Lackluster Dollar All Things Considered

April 10, 2014

I confess that I’m a die-hard dollar bear, a predisposition that comes to me naturally.  In most manners of life, one’s early experiences are very impressionable.  I began studying economics in the mid-1960s when Keynes was king, so it was easy for me to be skeptical of contradictory theories such as monetarism.  My introduction to currency market watching — two stints totaling 15 months at the Federal Reserve of New York Foreign Department in 1975 and 1978 —  came in the early days of floating exchange rates and at a time of considerable dollar vulnerability.  In the first of those experiences, the Foreign Desk was still working painfully to pay back a tab of swap line debt run up defending the dollar in August 1971 just before gold/dollar convertibility had been severed and fixed U.S. exchange rates were abandoned.  1978 was a very difficult year for the U.S. currency, which was pounded relentlessly because of accelerating inflation and a deteriorating balance of payments and in spite of good U.S. economic growth. 

Flash forward to the present.  The dollar ought to be sailing along.  For the first time in years, the U.S. economy stands pretty much alone as the locomotive of the global economy.  Continental Europe is in a fragile recovery from two severe recessions since 2008.  Japanese growth slowed sharply in the second half of 2013 and now faces a blow of uncertain intensity from a national consumption tax hike.  Emerging markets have all sorts of problems, and even China continues to transition to a growth rate that is several percentage points below its norm.  Deflation poses a less pressing danger in the U.S. than to a wide spectrum of other economies.  The U.S. current account and public-sector deficits continue to narrow.  Whereas the Fed began to reduce the pace of quantitative stimulus in December, Japanese quantitative easing has not been trimmed, and the ECB has begun to consider introducing unconventional measures along such lines.  Geopolitical risks have intensified this year, giving investors ample reason to enhance their weights in “safe” U.S. asset holdings.  A long overdue correction of U.S. share prices appears to beckon.  A 10% correction would take the DOW back to 14,969.  A 20% bear market would land the index at 13,306, and a crash matching the Great Recession’s move would send the DOW all the way to 7,687.  When the index fell from 14,165 in October 2007 to 6,547 in March 2009, the dollar received considerable safe-haven support. 

Alas, compared to the announced start of quantitative tapering after the FOMC meeting last December 18, the dollar has lost 6.5% against gold, 2.3% against sterling, 2.1% versus the yen and 1.2% relative to the euro.  And going back to a base comparison of July 25, 2012 levels at the time ECB President Draghi promised whatever it might take to avoid a breakup of the European Monetary System, the dollar has fallen 12.5% against the euro and 7.8% against sterling.  To be sure, the dollar since that earlier time has risen about 30% against the yen and 21.5% vis-a-vis gold.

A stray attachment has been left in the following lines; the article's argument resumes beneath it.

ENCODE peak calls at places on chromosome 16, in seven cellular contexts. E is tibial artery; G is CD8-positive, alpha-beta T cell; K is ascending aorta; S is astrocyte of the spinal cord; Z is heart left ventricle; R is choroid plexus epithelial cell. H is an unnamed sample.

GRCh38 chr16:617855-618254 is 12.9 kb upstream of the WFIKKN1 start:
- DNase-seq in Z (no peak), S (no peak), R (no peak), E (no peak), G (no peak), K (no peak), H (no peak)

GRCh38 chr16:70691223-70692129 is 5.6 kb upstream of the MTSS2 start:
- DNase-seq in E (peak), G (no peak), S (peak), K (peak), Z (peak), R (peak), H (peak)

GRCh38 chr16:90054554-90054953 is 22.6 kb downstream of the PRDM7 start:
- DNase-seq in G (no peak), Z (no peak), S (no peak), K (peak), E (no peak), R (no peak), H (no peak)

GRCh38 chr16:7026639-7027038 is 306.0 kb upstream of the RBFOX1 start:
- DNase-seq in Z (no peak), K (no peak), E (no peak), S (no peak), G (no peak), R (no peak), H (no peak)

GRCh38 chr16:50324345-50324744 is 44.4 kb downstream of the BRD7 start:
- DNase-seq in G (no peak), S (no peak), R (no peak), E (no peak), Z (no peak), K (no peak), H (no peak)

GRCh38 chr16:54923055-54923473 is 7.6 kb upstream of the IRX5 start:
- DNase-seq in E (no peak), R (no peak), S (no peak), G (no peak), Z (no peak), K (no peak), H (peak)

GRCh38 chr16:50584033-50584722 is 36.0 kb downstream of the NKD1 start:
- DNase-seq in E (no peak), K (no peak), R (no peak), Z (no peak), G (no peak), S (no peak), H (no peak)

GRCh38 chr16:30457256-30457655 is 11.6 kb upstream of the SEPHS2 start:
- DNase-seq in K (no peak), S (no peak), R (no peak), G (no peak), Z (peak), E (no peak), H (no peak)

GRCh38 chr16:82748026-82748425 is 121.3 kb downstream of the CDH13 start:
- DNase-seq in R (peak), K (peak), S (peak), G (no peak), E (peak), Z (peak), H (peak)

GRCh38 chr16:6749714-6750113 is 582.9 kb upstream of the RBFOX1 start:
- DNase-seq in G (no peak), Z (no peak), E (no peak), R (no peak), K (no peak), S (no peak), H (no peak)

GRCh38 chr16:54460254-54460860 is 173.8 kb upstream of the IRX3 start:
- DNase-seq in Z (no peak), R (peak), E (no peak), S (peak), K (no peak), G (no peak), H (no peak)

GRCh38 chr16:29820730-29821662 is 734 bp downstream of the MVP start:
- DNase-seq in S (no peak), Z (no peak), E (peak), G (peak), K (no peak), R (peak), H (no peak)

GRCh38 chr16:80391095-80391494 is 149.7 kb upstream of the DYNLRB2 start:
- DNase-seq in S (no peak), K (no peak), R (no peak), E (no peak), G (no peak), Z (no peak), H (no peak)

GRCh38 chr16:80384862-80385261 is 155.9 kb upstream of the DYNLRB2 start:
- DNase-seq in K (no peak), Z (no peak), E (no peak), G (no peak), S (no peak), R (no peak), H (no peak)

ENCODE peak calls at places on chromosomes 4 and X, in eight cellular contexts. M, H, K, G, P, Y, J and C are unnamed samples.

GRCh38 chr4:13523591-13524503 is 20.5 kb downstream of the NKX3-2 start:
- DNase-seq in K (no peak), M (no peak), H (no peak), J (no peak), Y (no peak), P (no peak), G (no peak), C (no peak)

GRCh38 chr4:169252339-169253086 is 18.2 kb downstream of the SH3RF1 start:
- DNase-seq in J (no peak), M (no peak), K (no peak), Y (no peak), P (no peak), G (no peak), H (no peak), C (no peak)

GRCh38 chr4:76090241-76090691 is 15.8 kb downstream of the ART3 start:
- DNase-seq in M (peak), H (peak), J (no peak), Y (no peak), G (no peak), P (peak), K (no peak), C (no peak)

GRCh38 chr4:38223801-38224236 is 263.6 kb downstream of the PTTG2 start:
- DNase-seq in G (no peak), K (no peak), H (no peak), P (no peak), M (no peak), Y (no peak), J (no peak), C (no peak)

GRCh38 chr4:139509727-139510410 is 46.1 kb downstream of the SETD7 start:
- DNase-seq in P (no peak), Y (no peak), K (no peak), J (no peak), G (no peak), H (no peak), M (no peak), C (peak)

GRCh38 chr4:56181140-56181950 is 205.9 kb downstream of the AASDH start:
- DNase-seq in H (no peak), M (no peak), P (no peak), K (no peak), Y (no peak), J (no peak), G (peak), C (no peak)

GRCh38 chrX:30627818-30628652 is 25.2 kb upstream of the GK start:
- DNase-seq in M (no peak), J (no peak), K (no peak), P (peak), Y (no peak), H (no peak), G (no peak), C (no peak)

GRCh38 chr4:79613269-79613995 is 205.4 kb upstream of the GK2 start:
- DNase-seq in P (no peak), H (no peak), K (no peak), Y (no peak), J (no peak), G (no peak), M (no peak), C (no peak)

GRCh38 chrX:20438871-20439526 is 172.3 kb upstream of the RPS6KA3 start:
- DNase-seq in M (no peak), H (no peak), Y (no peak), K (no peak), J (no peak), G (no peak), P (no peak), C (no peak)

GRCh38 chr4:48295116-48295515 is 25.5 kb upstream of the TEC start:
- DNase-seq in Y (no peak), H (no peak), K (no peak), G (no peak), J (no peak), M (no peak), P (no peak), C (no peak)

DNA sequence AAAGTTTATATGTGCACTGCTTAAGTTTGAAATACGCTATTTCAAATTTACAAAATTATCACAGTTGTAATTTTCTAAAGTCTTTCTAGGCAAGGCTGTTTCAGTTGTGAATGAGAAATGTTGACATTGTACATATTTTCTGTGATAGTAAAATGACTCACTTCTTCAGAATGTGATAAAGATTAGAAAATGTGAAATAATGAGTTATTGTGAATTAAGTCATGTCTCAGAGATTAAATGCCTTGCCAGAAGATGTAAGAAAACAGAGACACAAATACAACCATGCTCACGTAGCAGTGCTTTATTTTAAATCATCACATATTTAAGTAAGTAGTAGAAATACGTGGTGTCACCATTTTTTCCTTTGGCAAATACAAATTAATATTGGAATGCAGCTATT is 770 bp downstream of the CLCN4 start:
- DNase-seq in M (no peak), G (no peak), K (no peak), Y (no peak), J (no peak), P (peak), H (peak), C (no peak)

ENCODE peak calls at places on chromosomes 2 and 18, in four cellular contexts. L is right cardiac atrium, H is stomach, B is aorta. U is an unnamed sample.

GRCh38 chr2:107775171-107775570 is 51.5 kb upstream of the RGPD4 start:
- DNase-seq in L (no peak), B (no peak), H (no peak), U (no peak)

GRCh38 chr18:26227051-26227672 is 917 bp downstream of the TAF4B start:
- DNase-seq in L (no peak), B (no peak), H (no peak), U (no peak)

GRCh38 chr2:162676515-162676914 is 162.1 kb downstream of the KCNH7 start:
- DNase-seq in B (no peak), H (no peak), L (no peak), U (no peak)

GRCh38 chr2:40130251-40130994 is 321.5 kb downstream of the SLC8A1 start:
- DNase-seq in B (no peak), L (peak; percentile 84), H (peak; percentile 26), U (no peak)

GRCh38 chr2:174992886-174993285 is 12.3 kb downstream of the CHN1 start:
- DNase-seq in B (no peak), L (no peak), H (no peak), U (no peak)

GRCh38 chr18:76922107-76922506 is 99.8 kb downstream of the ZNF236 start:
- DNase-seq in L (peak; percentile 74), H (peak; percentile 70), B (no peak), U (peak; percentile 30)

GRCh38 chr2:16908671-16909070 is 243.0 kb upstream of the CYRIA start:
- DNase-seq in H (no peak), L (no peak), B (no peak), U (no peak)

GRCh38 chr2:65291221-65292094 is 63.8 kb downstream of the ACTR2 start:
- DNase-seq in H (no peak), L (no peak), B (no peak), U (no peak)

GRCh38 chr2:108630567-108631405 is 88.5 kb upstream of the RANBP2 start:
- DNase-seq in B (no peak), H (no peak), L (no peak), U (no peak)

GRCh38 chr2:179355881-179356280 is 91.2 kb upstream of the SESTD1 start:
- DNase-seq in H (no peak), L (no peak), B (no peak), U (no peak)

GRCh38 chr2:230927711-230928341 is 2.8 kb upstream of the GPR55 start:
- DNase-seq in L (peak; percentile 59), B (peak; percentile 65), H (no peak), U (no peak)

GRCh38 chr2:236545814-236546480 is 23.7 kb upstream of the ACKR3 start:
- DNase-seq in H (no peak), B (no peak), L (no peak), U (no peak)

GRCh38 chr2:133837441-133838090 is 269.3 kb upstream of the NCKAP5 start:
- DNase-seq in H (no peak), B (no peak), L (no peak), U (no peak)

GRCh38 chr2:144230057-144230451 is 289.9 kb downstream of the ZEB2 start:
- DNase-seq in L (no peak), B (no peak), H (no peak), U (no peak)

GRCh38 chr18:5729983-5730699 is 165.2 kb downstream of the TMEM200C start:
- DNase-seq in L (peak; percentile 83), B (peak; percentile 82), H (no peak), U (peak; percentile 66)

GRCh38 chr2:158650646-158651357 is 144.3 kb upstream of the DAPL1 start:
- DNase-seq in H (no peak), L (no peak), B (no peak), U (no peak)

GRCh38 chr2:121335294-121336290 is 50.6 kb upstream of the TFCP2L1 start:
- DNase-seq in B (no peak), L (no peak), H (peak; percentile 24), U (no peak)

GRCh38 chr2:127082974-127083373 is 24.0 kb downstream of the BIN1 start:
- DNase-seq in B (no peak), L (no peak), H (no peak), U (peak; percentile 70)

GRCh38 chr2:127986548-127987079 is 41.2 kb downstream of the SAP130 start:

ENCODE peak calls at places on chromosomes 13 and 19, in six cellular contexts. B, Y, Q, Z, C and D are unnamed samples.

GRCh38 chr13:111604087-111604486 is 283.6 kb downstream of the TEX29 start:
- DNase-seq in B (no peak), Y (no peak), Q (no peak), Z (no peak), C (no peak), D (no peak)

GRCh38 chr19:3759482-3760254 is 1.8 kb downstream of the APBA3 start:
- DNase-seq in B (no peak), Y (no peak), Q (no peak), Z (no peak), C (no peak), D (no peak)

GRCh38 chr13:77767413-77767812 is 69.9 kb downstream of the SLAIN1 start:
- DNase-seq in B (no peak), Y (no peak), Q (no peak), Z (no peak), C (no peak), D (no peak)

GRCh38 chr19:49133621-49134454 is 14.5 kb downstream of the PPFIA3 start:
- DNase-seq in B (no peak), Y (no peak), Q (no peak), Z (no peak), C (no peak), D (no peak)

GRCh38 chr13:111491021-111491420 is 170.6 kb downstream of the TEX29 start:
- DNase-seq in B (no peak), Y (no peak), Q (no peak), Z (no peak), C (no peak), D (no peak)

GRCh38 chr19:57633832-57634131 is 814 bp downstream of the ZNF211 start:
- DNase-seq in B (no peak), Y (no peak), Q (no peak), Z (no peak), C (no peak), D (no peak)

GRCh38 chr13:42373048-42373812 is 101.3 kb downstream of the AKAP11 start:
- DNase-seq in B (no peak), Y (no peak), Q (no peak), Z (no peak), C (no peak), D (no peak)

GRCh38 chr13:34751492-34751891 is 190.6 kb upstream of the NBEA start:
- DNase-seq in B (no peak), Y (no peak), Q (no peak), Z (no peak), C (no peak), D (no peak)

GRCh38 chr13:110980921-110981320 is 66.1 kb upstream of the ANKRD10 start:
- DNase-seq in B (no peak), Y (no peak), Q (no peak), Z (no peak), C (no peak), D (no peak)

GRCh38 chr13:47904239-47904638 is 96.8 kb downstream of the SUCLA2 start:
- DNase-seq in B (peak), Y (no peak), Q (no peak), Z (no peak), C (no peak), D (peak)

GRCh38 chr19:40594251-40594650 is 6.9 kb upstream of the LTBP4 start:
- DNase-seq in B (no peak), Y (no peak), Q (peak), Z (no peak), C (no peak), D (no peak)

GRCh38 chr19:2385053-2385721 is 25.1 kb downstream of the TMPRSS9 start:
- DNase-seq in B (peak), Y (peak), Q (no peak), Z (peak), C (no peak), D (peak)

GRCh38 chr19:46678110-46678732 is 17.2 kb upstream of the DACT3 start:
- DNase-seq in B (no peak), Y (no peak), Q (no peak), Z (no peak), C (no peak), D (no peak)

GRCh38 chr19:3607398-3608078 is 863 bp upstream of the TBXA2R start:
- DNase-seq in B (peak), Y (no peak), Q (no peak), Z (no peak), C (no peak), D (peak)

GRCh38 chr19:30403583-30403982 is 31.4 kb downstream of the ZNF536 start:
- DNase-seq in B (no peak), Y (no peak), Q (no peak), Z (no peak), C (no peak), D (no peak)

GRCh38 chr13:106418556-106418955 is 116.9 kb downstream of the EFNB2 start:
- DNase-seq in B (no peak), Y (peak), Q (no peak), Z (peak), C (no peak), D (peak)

The yen, which gained considerable downward traction when massive quantitative easing was launched a year ago, has found depreciation harder to achieve recently.  April, which Japan’s fiscal year begins, is not a good month to resume a southward trend.  True, the yen fell 3.3% against the dollar during April 2013, but that was when the Bank of Japan’s quantitative stimulus began.  In the previous two dozen Aprils through 2012, Japan’s currency fell as much as 1.0% against the dollar just five times and not after 2008. 

There is a silver lining to having a depreciating dollar.  In a disinfrationary to deflationary global environment, faster import price rises are good medicine, and a weaker dollar buttresses the price competitiveness of American exports and import-competing goods.  Supporters in the Fed of the direction promoted by Bernanke and Yellen maintain that tapering doesn’t mean lessening stimulus, which they argue is linked to the outstanding stock of the central bank’s asset holdings rather than how such is changing.  For those analysts like myself that remain unconvinced by this argument, it still seems that U.S. monetary conditions have become looser since mid-December.  The dollar has fallen, and so have long-term interest rates.  Compared to January 3rd of this year, the 30- and 10-year U.S. sovereign debt yields have fallen by 35 bps and 30 bps. 

Medium-term currency forecasting is very hard to do correctly.  Early on, I concluded that the burden of proof in a debate lay with dollar bulls over whether the U.S. currency would likely be rising or falling against major rivals.  In the 41 years of floating exchange rates, there have been just two examples of sustained multi-year dollar uptrends.  Such didn’t prevent the U.S. economy from being a growth leader, the restoration of a desirable inflation rate, buoyant corporate profits, good market performances in U.S. bonds and stocks.  Even more important, the dollar’s position as the worlds preeminent reserve asset currency and all the advantages that such bestows has not been jeopardized. 

Copyright 2014, Larry Greenberg.  All rights reserved.  No secondary distribution without express permission.



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